For his age, he is healthy and active.
Jim Kaat got an offer from the White Sox worth $25,000, which he turned down. Later, he signed in for less than $4,000 to remain in the minors to develop slowly.
Kaat set a 20-century record by playing under the administrations of seven U.S. Presidents-Dwight D. Eisenhower, John F. Kennedy, Lyndon B. Johnson, Richard M. Nixon, Gerald R. Ford, Jr., Jimmy Carter, and Ronald Reagan.
He graduated from Hope College and played as an amateur free agent under the Washington Senators in 1957.
He spent a year playing in the minor league and finally began playing in the major league in 1959.
During his tenure with the Senators, Kaat recorded a 12.60 ERA in just five innings and played in three games.
He pitched in 16 games in two seasons in the major league, where he was one of the permanent members of the pitching staff.
He moved up to the Triple-A Charleston, where he had 7-10 with a 3.82 ERA in 1960. Consequently, he ended the games with 1-5 with a 5.58 ERA in 50 innings.
In 1961, the team moved west to become Minnesota Twins. Following it, he grabbed the chance to start nine major leagues and four relief appearances.
Jim Kaat posted two complete-game shutouts and a home run combination in Minnesota history on July 24, 1963, a winning game against the Indians.
The team had only hit a home run in the same game, throwing three shutouts, while Kaat did so twice. The second shutout happened on October 1, 1970.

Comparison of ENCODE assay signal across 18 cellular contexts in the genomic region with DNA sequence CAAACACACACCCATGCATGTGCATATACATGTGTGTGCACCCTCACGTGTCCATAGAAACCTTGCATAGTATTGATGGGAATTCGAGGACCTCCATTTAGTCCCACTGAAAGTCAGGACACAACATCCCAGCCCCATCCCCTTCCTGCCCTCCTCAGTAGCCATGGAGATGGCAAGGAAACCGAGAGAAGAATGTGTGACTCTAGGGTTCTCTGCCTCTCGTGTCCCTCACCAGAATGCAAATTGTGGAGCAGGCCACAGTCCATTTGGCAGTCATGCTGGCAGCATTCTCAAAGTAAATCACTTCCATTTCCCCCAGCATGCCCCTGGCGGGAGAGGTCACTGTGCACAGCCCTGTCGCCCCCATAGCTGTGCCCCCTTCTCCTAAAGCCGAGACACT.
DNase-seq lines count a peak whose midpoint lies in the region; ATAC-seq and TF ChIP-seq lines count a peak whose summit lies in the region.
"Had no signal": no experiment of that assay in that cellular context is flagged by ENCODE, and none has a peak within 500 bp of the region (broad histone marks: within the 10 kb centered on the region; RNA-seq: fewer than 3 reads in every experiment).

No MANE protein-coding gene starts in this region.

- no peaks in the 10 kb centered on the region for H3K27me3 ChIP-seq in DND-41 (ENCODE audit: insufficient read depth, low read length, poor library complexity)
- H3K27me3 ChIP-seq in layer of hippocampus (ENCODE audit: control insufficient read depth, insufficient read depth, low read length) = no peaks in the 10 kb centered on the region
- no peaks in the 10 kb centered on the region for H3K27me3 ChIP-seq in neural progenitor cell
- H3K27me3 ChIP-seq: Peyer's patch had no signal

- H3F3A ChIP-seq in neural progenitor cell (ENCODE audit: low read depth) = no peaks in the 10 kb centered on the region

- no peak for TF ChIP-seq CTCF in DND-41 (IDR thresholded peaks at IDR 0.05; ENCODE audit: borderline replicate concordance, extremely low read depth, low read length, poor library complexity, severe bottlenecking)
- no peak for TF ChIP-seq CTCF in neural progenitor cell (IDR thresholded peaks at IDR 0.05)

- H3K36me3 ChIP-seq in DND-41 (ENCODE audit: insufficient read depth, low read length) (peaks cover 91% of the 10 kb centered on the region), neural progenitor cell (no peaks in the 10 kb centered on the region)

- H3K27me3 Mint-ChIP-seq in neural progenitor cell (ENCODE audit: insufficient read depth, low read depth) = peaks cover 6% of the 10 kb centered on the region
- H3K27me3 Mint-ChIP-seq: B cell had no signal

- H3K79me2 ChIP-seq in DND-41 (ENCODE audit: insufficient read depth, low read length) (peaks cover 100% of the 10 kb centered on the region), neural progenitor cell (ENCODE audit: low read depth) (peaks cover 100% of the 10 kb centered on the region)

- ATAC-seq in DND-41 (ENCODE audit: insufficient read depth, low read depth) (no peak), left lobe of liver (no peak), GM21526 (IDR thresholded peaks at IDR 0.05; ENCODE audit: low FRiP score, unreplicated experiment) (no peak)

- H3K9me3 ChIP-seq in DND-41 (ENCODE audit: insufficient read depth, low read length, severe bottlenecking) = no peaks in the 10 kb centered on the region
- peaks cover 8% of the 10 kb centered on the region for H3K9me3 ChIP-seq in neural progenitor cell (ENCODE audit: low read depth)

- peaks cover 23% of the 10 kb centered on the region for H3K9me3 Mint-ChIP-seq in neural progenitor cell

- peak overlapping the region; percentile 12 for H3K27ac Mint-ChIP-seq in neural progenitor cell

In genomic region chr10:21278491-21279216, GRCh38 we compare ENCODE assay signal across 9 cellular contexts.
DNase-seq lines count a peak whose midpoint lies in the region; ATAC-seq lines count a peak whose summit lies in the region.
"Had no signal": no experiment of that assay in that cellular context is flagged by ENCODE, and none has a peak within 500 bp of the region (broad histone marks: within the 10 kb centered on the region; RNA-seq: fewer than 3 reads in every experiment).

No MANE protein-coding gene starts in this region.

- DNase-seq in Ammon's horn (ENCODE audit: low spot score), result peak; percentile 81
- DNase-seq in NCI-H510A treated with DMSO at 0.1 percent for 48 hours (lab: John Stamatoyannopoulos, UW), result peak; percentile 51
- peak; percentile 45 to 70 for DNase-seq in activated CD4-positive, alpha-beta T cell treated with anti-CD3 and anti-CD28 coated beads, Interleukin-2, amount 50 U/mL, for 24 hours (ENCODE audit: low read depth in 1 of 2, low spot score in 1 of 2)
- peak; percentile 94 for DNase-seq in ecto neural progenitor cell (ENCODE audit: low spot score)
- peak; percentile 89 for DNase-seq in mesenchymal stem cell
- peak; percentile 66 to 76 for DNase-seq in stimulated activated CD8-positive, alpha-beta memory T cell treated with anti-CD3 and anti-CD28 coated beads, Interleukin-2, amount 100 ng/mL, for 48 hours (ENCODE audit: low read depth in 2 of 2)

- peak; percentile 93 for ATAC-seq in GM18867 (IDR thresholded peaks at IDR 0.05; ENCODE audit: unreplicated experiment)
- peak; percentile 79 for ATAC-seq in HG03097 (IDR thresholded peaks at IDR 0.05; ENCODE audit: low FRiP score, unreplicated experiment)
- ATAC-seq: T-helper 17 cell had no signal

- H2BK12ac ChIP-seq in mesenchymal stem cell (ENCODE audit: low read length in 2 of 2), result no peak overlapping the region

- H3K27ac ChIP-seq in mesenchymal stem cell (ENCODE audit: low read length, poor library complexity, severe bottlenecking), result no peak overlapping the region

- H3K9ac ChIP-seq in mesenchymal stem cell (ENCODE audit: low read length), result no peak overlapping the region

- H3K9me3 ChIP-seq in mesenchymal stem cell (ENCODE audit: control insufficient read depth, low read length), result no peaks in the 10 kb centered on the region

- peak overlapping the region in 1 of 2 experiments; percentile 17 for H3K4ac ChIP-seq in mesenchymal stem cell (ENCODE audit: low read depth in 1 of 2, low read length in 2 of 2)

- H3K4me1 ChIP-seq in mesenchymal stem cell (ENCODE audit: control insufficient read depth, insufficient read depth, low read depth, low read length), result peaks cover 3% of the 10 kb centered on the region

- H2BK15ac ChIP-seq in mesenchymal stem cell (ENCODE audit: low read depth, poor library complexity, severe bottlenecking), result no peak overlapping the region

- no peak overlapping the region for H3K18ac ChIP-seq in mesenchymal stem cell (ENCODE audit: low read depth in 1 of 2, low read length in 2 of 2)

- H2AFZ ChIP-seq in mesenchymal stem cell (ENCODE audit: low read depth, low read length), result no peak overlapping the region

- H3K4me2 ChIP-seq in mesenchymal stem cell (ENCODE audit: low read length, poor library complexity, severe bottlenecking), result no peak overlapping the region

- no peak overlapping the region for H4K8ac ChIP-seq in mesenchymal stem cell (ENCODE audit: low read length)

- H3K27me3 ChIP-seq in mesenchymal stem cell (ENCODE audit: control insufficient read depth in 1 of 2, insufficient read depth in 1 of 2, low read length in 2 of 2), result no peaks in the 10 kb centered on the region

After a few years of success, 1964 was a downfall when the Twins had just finished 79-83.
Kitty gave up two home runs to Bert Campaneris, the major league debut team, on July 23.
However, he stood strong with his personal record of 17-11 with a solid 3.22 ERA in 243 innings.
He was the winning member in the American League pennant alongside the Twins.
During the 1965 World Series, Kaat started three games in total, and after that year came his breakthrough season in 1966.
He had the best season in 1956; with 25 wins, he led the league and 19 complete games. Kitty was fifth in the MVP voting, and the Sporting News named him the American League Pitcher of the Year.
Overall, from 1962 to 1970, Kaat had a total win of 146 games as he led the team with a 91-71 record.
In 1975, the White Sox traded Jim Kaat alongside Mike Buskey to the Phillies in exchange for Dick Ruthven, Alan Bannister, and Roy Thomas. Kaat started splitting time between the Phillies and the Yankees.
Kaat claimed three All-Star in 1962, 1966, and 1975. He won the Gold Glove Award for defensive skill 16 consecutive times (1962–1977).
Kaat used the same baseball glove for 15 seasons.
Altogether, Kaat bagged three straight NL East titles from 1976-1978 alongside Hall of Famers Mike Schmidt and Steve Carlton.
Later, he starred as a relief pitcher in 1979 after years of being a starting pitcher.
In 1979, Kaat was traded to the Yankees as a free agent; however, he signed a $150,000 contract. He was traded to the Cardinals after just a month’s interval.
St. Louis Cardinals
Kitty earned his only World Series ring with St. Louis in 1982, where he played four games out of the bullpen in the 1982 World Series.
As a Cardinals member, Jim Kaat started 14 games out of 49 appearances as a swingman. Later, he was seen as the left-handed bullpen arm, where he was featured in 62 games.
After having 24 appearances with a 3.89 ERA for the Cardinals, the team released Kaat on July 6.
He also became the last major league player who played in the 1950s and the last player for the Washington Senators to retire in 1983.
Kitty is one of the only 29 players in baseball history to date to have played in the Major League in four decades. He held the longest 25-year career among any pitcher in major league history.